Leonard also said that Shelby Chapin, who has been as high as second girl just twice this season, “had the race of her life.”  Scoring 11th in 20:28, she got the team off to a great start and Courtney Kriegshauser added to that, scoring 21st (20:53).  Carroll was also strong in the next two spots and that was enough to hold off Carmel IN by 11 points.

Similarly, Carmel had its best finish ever in third, scoring 209.  The club’s strength is in a very small 1-5 spread and they did it again, with a 35-second gap that was even better than F-M.  Carmel’s weakness is not having a high front-runner, but with their first three scoring between 31st and 39th in Gina Genco, Kelsey Harris and Kelcy Welch, it was enough.

“These girls usually refuse to run from the front,” said Assistant Coach Matt Wire.  “It was kind of hard for them to embrace what they had to do today.  But they got out in great position.”

After Carmel’s finish, the best from the Empire State reminded fans why they have such a great reputation here.  East Aurora stunned everyone with its fourth-place finish – thought to be the highest-ever by an at-large team.  Then Saratoga Springs, with their eighth trip to NXN and three straight runner-up finishes coming in, made it three New York teams in the top five with their fifth-place finish.  Taylor Driscoll, Olivia Morrow and Keelin Hollowood got ‘Toga off to a great start, scoring 3-16-17, and they held off 2011 third-place finisher Tatnall DE by a single point.


Individuals: Perfect timing, perfect season for Baxter

Baxter sat in the pack early before unleashing her monster move at 3k.

Go too soon, and you risk dying in the soul-sucking mud.  Wait too long and you risk getting dusted by the best prep girls miler in history – and from New York, yet, a state which seems to have some kind of magic here in Portland.

What’s a California girl to do?

Well, as the special talent that is Sarah Baxter has progressed, she’s become pretty savvy, pretty intuitive when it comes to racing strategy.  As Coach Roger Evans said last week, “She is more familiar with courses, pacing, trusting her training, and confident in achieving her goals.  These attributes were present in Sarah even as a freshman, but as the years have gone on they have become much more pronounced.”

So just before 3,000 meters, the time was right for the Simi Valley senior, who didn’t have to worry a whole lot about that timing while rolling to an unbeaten campaign in the Golden State. “I felt like Mary is a really good kicker,” she said.  “And I don’t like leaving (my move) to the end.”

Mary Cain, who’d been in the lead pack with Baxter, didn’t exactly let her go; her response was moving away from the pack, but not quite going with the eventual winner.  “(Sarah) started pulling away on the second loop,” she said.  “The last bit (of the course), I really tried to close, but I let the gap get too big ... As I tried to kick, it was like, Oh my God, the mud!”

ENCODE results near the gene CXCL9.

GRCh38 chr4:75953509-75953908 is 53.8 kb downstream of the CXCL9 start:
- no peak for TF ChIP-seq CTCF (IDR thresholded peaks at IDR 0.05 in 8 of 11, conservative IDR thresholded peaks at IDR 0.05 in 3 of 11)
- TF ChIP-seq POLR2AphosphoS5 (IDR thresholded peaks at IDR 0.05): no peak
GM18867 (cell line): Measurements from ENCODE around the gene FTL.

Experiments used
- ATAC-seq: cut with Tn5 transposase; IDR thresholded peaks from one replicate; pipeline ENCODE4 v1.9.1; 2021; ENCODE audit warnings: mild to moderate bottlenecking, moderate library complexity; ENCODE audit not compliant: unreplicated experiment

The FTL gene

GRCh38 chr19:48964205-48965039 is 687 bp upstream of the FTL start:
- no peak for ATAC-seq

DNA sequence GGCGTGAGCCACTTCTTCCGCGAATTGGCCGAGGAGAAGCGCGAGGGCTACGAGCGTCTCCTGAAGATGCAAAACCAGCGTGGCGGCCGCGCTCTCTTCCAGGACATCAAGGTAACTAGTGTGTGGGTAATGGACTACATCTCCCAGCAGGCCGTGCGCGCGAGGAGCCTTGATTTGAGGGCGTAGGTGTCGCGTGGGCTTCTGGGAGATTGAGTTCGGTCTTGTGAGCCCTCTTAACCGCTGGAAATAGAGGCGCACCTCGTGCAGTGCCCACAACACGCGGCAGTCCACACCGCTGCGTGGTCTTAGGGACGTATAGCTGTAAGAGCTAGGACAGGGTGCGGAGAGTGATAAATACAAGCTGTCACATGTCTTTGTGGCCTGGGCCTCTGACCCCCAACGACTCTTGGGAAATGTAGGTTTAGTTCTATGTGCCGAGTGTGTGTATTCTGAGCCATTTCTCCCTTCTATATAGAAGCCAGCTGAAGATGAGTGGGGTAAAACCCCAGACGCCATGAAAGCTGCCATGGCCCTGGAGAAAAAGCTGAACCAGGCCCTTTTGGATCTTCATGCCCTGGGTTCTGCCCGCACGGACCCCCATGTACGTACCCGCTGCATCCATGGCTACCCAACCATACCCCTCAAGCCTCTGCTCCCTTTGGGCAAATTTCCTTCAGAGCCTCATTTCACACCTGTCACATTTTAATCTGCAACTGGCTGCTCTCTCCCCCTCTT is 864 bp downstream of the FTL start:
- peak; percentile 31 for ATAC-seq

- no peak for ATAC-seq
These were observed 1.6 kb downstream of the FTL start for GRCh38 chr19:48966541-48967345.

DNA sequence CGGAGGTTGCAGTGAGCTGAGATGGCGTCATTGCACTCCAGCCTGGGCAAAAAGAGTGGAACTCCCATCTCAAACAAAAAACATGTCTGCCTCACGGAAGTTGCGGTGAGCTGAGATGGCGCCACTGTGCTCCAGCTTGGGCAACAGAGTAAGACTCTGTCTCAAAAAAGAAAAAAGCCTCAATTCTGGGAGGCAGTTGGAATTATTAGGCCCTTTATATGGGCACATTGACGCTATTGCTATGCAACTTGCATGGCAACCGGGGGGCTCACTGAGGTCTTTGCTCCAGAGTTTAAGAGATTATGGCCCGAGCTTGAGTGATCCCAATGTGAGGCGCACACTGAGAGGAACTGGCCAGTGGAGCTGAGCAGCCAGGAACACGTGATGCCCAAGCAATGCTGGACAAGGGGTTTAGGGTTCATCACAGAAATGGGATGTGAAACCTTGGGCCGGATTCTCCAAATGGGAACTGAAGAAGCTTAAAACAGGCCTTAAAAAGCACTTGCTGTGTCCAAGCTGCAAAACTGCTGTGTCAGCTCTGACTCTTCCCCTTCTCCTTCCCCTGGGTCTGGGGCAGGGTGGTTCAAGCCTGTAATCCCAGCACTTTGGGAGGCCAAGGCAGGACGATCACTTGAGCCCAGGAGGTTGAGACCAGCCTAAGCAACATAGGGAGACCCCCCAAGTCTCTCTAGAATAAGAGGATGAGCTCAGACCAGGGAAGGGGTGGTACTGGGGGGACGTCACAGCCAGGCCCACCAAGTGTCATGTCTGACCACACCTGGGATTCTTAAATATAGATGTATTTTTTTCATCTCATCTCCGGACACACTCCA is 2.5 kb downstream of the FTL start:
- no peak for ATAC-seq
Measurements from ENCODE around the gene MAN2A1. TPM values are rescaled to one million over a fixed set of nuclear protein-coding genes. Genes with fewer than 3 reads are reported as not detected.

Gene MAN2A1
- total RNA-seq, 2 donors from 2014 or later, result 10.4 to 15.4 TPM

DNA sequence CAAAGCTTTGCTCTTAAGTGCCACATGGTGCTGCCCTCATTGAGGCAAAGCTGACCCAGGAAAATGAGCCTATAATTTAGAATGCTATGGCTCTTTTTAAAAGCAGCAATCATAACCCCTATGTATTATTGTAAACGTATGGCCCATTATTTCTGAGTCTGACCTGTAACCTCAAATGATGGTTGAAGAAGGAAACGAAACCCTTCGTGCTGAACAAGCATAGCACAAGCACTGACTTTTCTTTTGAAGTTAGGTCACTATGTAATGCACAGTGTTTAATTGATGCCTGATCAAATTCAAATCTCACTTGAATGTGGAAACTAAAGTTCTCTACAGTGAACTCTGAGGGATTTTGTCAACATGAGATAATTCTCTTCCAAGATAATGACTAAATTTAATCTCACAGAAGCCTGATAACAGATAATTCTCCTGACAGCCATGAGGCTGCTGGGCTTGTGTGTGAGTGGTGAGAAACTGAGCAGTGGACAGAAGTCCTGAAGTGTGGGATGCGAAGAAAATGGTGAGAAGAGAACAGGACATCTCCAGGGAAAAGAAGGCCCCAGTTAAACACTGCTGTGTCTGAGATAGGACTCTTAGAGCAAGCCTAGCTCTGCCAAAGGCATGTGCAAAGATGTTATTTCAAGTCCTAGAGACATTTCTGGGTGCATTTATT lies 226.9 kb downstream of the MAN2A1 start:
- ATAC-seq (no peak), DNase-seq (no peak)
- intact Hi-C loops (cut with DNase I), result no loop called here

Cain’s new coach, Alberto Salazar, called it a great performance, but “Sarah’s a little better right now in cross-country.  Mary let a gap occur ... she closed it up once, then again at the end, but it wasn’t enough.  She has to learn to stick with her when someone makes a move like that.”

After those two, neighboring state Washington made a big splash with finishers in third, fourth, and eighth.  But the order was a little different than was expected.  Unbeaten Glacier Peak senior Amy-Eloise Neale was the one in eighth (19:45), while North Central senior Katie Knight – beaten soundly by Neale three times this fall in their great career rivalry – had her best race of the year to repeat her third-place stick from 2011 (19:32).  Both girls completed outstanding four-year runs at NXN.  Meanwhile, Camas super soph Alexa Efraimson, a 4:42 miler last spring, blazed home in fourth (19:34); she’s halfway to a fine four-year run herself.

For Knight, this meet holds a special place in her heart.  “It’s my favorite race,” she admitted.  “It’s not about time here, it’s about guts.”

Pre would have loved it.

Knight, the daughter of boys coach Jon Knight, whose team was an outstanding third as well, talked about recovering from having mono this past spring, plus a summer surgical procedure that was not running-related.  “It’s been hard, a long process, but it’s rewarding when you keep working at it and have a race like this.”

Several others managed to get under 20:00 in the swamp.  Texas A&M Consolidated senior Karis Jochen, the NXN South champ and 31st here last year, moved up to fifth in 19:34.  Next was Courtney Ackerman (19:42), the New Trier IL senior who seems to be able make her way into the middle of the top 10 no matter how tough the competition is; she was fifth each of the past two races at NXN Midwest and Foot Locker Midwest.

Niwot CO junior Elise Cranny, the NXN SW champ, was seventh in 19:43, followed by Neale and Driscoll.  High Point NJ senior Sarah DiSanza, third at NXN NE, rounded out the top 10 in 19:48 and South Eugene OR soph Sara Tsai got one for the host state in 11th with 19:52 – giving the Northwest four in the top 11.

Among other top contenders, NXN Heartland champ Maria Hauger of Shakopee MN was 14th, California D1 runner-up Hagen Reedy of Buchanan (7th in 2011) was 20th, and NXN Southeast champ Wesley Frazier of Raleigh NC was 68th in her first NXN.

You couldn’t blame Frazier if, like Cain, she was eager for distance running action to return to the oval.  Said the Bronxville soph in a light moment on the podium, “I can’t wait until track!”

Can’t wait, indeed, but there’s time now for Baxter, F-M and all of Saturday’s other standouts to enjoy what they did in the mud.